The Tudor fashion in Europe is represented by England of 1485-1603. In this period, the fashionable silhouette consisted of geometric shapes: triangles, disks, rectangles, squares, and so on. However, Tudor clothing was rather charming, especially female outfits. In this article, we’ll look at Tudor men’s and women’s costumes a little closer. What did they wear and why? What trends were fashionable at the time? How certain pieces of clothing were called? And much more.
The article is based on a video by Amanda Hallay, fashion historian
Tudor costume is easy to recognize because it's all based on geometric shapes: triangles, rectangles, hexagons, and crescent shapes. And for men, squares, rectangles, and disk shapes. It was completely geometric. In silhouette and in design.
Some specialists think that the reason for all of the geometry in Tudor fashion was because geometry itself was an absolute craze.
Tudor women’s clothing
Let's break it down. We'll start with women. A smock (or chemise), of course, and then a busk. It wasn't exactly a corset, it was made out of whalebone and linen, usually. And it kind of gave you a very stiff torso, it gave you a flat torso, and it also flattened out your cleavage.
When you watch a show like “The Tudors”, they've got busks on, but then they have this gorgeous cleavage bursting out of it. And that's not what a bust did. A busk was supposed to smooth out and kind of eradicate your cleavage.
And then, women wore a bum roll. They didn't always wear it and it came in towards the end of the period. Basically, what it did is allowed your skirts to fall further away from your body to help create that triangular look. The bum roll, however, would reach enormous proportions in just a little while but for now, during the Tudor era, it was just to give more volume to your hips so that you could get that triangular look all the more.
They also did this with a farthingale. A farthingale was sort of an early hoop skirt. It was made of fabric and very thin wooden hoops. It was sort of collapsible, so if you sit down, it would collapse with you. You didn't always wear a farthingale but it did give you more volume if you wanted it.
Over all of this, would go your kirtle. And over the kirtle, would come your gown. Often, the gowns were split up the middle to show the kirtle.
Then, you would put on your foresleeves – these big, drapey, detachable sleeves that would help accentuate this triangular silhouette.
If you wanted to be a bit more modest, you could wear a partlet. It was a special garment, sort of detachable kind of a blouse that you would wear beneath your kirtle to cover your cleavage.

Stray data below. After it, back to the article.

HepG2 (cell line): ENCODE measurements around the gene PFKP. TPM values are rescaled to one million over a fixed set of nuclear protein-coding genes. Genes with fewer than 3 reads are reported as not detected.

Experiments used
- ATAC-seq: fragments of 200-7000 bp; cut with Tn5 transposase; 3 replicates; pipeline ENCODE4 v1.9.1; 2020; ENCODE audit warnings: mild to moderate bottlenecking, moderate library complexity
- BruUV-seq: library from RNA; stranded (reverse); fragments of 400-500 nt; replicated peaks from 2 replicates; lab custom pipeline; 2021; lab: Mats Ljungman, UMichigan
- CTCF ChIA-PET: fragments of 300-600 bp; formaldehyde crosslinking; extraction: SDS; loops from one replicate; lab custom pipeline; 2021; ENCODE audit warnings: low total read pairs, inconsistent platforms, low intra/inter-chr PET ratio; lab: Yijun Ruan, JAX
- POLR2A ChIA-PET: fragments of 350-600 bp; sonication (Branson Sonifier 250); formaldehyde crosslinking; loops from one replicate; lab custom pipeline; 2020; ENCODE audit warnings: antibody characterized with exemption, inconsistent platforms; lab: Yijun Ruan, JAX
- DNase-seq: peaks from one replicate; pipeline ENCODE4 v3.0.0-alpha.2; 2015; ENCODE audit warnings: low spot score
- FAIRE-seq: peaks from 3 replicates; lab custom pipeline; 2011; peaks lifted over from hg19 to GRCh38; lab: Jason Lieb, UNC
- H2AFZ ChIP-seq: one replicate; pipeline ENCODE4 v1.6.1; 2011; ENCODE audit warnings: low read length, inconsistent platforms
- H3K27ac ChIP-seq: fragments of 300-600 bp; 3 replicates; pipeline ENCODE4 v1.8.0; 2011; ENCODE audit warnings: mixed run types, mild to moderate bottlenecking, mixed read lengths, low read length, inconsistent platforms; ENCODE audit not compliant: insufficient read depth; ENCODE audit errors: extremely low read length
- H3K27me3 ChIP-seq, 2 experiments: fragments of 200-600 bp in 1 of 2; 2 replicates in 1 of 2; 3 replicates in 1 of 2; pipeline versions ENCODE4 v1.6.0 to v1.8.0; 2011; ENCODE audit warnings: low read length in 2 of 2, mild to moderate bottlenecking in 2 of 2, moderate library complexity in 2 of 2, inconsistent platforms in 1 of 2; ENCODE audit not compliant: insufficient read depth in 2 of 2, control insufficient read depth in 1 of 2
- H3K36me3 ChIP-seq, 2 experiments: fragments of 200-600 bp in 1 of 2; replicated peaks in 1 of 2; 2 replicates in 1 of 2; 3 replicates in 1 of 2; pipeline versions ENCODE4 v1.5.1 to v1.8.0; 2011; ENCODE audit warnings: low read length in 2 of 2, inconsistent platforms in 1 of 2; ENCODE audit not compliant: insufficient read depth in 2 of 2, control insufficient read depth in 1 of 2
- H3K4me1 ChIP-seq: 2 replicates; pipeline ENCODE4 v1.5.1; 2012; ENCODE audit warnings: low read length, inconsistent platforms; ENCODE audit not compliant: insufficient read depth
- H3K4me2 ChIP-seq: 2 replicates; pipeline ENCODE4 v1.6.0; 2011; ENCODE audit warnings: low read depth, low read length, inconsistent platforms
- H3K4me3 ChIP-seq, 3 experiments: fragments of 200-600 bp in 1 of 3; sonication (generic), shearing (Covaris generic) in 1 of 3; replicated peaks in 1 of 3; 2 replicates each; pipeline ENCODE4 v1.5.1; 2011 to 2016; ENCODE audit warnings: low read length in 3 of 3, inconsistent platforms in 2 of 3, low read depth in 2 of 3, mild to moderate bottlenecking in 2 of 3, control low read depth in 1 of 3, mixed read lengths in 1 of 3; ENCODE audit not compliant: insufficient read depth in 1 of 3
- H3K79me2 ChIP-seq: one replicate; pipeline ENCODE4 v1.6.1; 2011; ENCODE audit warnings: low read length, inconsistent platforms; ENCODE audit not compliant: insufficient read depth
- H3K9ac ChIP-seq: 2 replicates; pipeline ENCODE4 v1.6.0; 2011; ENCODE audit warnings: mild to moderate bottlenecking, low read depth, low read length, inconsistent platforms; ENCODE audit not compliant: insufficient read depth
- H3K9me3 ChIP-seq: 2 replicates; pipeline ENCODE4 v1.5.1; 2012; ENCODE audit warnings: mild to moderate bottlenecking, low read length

And then on your head, you would wear a hood. There were two sorts of hoods that were generally used: a gable hood and a French hood.
Hair and headdresses
The hair was always long and center-parted. And headdresses took 2 forms.
Woman in a French hood (on the left) and a gable hood (on the right)
There was this sort of headdress that was called a “gable hood” or “gabled hood”. These headdresses were constructed with wire and starched linen. Sometime they could be simple, sometimes they could be fancy. They usually had a veil down the back, in which you would put your hair.
The other shape was known as a “French hood”. Younger girls could let their hair fall free behind a French hood, but if you were married, you would cover your hair with a veil down.
Tudor men’s clothing
Let's look at men’s wear in the Tudor era. And let's use the picture of Henry VIII, King of England in the 16th century.
Henry is not fat in this picture – his clothing is extremely wide. The world was getting big – if you wanted to be important, you had to be big yourself. The more space you took up, the better.
It starts with your shirt. It's not called a “chemise” anymore, we're starting to call it a “shirt”. But it's going to be oversized because of all of the slash and puff everywhere. They had to have a lot of fabric to pull through their slash and puff.
Then, a doublet.
And after that, a basse. It was sort of a skirt for men.
Then, you had your upper hose and your hose, and they were attached at the middle. Henry's wearing a garter here, but hose was actually starting to be divided into two. And then, men would eventually lose the upper hose, keep the hose, and it would become the sock.
Over all that, was worn a big, oversized coat called “chamarre”.
He's also wearing a chain of office. Anyone who was remotely important had a chain of office.
Also, look at his square shoes. They are called “duckbill shoes”.
The kind of hat (by the way, in court, only Henry was allowed to wear a hat) is called a “French bonnet”.
Men could also wear little shorts instead of a basse. They are called “stocks” or “paned stocks” because they have sort of panes in them. Sometimes, you can come across another name – “pumpkin pants”.
And just to confuse you, sometimes “stocks” are referred to as “upper hose”.
In the Elizabethan era, the basse more or less disappears in favor of stocks.